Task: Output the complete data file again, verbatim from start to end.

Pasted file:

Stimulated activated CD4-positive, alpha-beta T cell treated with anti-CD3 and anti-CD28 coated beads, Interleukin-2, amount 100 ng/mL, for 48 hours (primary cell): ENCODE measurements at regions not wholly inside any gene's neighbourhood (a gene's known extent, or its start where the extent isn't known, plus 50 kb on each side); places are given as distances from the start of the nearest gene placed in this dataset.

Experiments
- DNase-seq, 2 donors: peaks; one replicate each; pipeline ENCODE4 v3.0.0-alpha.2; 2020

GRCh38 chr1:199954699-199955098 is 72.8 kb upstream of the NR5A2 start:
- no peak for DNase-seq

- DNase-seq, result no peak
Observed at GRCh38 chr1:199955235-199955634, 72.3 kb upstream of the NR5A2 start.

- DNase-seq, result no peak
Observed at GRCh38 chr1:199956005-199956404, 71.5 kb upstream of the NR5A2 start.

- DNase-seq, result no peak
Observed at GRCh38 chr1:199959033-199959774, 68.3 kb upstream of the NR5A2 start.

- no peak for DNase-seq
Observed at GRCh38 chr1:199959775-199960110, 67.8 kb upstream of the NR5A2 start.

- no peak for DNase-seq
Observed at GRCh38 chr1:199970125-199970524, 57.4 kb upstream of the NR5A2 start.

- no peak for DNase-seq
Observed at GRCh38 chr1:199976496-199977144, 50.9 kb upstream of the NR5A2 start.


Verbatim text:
Stimulated activated CD4-positive, alpha-beta T cell treated with anti-CD3 and anti-CD28 coated beads, Interleukin-2, amount 100 ng/mL, for 48 hours (primary cell): ENCODE measurements at regions not wholly inside any gene's neighbourhood (a gene's known extent, or its start where the extent isn't known, plus 50 kb on each side); places are given as distances from the start of the nearest gene placed in this dataset.

Experiments
- DNase-seq, 2 donors: peaks; one replicate each; pipeline ENCODE4 v3.0.0-alpha.2; 2020

GRCh38 chr1:199954699-199955098 is 72.8 kb upstream of the NR5A2 start:
- no peak for DNase-seq

- DNase-seq, result no peak
Observed at GRCh38 chr1:199955235-199955634, 72.3 kb upstream of the NR5A2 start.

- DNase-seq, result no peak
Observed at GRCh38 chr1:199956005-199956404, 71.5 kb upstream of the NR5A2 start.

- DNase-seq, result no peak
Observed at GRCh38 chr1:199959033-199959774, 68.3 kb upstream of the NR5A2 start.

- no peak for DNase-seq
Observed at GRCh38 chr1:199959775-199960110, 67.8 kb upstream of the NR5A2 start.

- no peak for DNase-seq
Observed at GRCh38 chr1:199970125-199970524, 57.4 kb upstream of the NR5A2 start.

- no peak for DNase-seq
Observed at GRCh38 chr1:199976496-199977144, 50.9 kb upstream of the NR5A2 start.